people who had left the school system. 


Details of Specific Activities towards the development and testing of the



- A series of meetings (six in total) were held with peoples'

organisations in the five villages of the project

- Data collection throughout the area and translation from the local

dialect into Thai and production of the teaching materials.

- A seminar with 100 youths from the five villages was held on

environmental education and study visits were organised for 25 of these


- Consultative meetings were held with 24 officials from governmental

institutions, NGOs, members of the academia and community leaders.

- The developed local curriculum was tested in five schools, for a total

of 12 periods.

Results Achieved

The process of implementing the curriculum is just beginning with the

project advancing to its completion in May 2000. The results expected at

the completion of the project will be far reaching with the knowledge

gained by the children standing them in good stead for the difficult

decisions that lie ahead.


To analyse the results at this early stage, then, is perhaps a little

presumptive. Nonetheless, it can be said that there is an increased

feeling of the value of traditional knowledge among the children and

youth in the target villages. Additionally, strengthening peoples'

organisations in the Mae Wang district has resulted in a revitalisation

of the traditional respect systems, such as the respect traditionally

accorded to the elders of the villages as the chief educators of the



Lessons Learned

The process of formulating a local curriculum is long and difficult. Its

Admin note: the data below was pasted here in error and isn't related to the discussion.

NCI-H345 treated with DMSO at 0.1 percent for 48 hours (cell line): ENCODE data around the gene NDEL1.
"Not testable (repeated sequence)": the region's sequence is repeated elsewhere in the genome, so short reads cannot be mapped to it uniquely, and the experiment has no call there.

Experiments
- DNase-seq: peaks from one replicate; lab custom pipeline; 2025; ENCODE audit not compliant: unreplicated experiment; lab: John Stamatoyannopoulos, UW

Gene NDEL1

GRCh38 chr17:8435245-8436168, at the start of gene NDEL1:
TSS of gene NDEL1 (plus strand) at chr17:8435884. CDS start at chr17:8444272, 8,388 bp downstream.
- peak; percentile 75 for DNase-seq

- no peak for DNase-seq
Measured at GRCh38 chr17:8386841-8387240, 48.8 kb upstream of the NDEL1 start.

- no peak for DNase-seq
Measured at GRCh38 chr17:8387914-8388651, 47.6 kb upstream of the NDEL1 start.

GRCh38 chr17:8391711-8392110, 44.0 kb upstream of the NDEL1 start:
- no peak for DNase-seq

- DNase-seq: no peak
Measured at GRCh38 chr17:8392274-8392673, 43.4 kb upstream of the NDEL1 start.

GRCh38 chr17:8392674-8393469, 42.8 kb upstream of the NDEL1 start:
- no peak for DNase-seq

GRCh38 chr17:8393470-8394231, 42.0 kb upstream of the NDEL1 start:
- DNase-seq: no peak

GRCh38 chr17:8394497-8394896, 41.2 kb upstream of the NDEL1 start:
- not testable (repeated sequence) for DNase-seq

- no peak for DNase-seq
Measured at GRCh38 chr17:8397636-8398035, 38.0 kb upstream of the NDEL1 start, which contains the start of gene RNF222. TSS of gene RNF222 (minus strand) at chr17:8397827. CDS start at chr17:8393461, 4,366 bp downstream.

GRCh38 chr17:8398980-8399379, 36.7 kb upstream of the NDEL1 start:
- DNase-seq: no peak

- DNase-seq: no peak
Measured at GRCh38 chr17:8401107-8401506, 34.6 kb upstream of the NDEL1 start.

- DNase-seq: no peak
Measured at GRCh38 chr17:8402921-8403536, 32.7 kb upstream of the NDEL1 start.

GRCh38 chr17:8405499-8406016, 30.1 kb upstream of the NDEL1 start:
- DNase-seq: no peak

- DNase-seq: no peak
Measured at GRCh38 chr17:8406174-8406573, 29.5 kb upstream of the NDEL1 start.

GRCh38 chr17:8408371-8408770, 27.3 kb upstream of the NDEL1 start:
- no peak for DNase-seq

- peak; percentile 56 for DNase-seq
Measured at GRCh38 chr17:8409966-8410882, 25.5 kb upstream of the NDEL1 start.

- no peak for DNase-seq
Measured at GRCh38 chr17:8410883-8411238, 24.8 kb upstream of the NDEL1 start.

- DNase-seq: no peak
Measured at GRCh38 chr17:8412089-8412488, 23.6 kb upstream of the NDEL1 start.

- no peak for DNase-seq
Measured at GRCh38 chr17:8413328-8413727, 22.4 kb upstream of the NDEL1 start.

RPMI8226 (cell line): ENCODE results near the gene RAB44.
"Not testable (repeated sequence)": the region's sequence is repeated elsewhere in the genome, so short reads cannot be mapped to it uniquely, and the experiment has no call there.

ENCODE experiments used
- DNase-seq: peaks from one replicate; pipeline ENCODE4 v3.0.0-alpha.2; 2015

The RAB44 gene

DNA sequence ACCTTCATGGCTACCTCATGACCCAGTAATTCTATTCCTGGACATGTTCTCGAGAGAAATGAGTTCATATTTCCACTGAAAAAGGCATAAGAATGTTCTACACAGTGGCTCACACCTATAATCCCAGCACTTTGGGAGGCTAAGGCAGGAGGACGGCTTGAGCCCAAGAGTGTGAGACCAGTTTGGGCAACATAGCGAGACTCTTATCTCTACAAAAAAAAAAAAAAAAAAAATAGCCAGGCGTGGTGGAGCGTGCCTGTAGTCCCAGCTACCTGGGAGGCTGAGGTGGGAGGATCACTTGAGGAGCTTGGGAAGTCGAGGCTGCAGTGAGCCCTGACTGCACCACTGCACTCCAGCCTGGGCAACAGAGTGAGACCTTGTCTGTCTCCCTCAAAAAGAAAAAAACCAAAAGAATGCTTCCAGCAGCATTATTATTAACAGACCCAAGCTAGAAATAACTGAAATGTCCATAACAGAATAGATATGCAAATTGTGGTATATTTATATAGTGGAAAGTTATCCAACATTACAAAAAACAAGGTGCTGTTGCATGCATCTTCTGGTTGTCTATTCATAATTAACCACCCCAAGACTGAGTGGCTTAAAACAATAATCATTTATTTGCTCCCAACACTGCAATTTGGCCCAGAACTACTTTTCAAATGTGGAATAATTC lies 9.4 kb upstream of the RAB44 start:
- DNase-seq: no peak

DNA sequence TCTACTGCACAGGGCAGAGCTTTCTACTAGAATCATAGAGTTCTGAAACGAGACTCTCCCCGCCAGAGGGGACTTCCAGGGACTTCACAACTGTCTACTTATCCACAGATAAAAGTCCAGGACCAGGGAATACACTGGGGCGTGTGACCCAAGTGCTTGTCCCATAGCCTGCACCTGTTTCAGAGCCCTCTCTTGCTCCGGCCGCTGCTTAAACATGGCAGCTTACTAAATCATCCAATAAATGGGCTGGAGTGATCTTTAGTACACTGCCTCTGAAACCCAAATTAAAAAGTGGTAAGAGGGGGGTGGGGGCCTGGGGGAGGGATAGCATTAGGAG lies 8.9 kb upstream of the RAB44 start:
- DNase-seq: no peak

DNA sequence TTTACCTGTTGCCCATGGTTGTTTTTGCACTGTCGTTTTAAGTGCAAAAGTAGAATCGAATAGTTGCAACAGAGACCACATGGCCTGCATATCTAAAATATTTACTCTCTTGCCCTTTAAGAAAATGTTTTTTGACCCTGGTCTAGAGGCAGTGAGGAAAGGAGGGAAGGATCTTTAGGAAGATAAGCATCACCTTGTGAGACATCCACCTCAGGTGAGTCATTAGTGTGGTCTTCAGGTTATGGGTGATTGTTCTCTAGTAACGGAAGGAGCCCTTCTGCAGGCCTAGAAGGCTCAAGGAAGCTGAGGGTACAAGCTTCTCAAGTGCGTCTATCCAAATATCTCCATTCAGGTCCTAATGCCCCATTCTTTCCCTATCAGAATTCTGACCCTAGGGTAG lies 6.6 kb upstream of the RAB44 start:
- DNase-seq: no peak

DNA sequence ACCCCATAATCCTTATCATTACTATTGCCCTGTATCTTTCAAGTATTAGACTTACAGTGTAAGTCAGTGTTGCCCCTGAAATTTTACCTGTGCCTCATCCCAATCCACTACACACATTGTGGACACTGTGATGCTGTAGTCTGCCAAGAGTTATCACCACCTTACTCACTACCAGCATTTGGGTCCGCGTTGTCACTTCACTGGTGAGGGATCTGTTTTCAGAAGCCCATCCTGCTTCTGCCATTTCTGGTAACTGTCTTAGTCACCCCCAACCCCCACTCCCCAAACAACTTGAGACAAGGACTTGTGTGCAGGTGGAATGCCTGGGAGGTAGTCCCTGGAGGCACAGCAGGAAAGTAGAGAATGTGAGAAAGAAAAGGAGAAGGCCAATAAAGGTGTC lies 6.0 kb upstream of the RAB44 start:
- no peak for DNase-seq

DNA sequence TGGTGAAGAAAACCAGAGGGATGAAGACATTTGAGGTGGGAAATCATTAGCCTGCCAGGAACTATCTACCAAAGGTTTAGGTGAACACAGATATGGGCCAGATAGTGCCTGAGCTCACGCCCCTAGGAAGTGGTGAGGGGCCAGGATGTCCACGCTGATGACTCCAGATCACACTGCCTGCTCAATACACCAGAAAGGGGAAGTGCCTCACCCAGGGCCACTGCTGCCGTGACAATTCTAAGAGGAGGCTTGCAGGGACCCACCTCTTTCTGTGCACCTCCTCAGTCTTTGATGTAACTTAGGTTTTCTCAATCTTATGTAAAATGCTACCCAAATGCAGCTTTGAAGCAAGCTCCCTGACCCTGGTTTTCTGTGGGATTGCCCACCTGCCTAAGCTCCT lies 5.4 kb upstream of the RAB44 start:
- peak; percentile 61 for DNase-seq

success in Mae Wang district must be taken as an encouraging sign.

However the very nature of "a local curriculum" means that there are no

rules for easy transfer to other communities, peoples or areas, as each

place different values on aspects of their cultures. Perhaps the most

valuable lesson learned was the importance of information collected on

which to base the curriculum. The community needs to see that the

curriculum is truly reflecting their culture and their needs for it to

foster a closer link between the schools and the communities.


It is also necessary to spend some time to strengthen organisations

already working in the areas, such as local peoples■ organisations and

traditional leadership systems. It was clearly seen in the Mae Wang area

that the local curriculum would succeed only if it had the support of the

community. This is a lesson that is transferable to other communities.




                   For Further Information Contact



                  Inter-Mountain People Education and

               Culture in Thailand Assosication (IMPECT)

               252 Moo 2, Amphur Sansai, Tambol Sansainoi

                      Chiang Mai 50210 THAILAND

                         Tel.  66 53 398591

                         Fax.  66 53 398592


WE CAN DO IT! A Hope For Sustainable Development of Forest Resources in The

Solomon Islands




The indigenous peoples of the Solomon Islands are forest dwellers and

depend heavily on their forests for survival. The forest provides them

with food, shelter, medicine and clothing. Unlike most other countries

where most of the land and forests are owned by the state, ownership by

people is more than 80 per cent. 


Logging operations started in the 1960s, and by the 1980s it had become

a major concern for both the government and the indigenous peoples of the

Solomon Islands. Since then, despite many awareness campaigns on

sustainable development, both the number of logging companies, and the

unsustainable rate of harvesting of timber resources have been

increasing. The local communities (resource owners) are determined that

they can carry out sustainable logging and milling once proper training

and financial assistance are made available. 


"Soltrust" is one of the major local indigenous non-government

organisations in the Solomon Islands dedicated to promote sustainable

forest management. Established in 1986, it has more than ten years of

experience in outreach, extension, training and awareness programmes in



In 1990, Soltrust established an Integrated Eco-Forestry Programme (IEFP)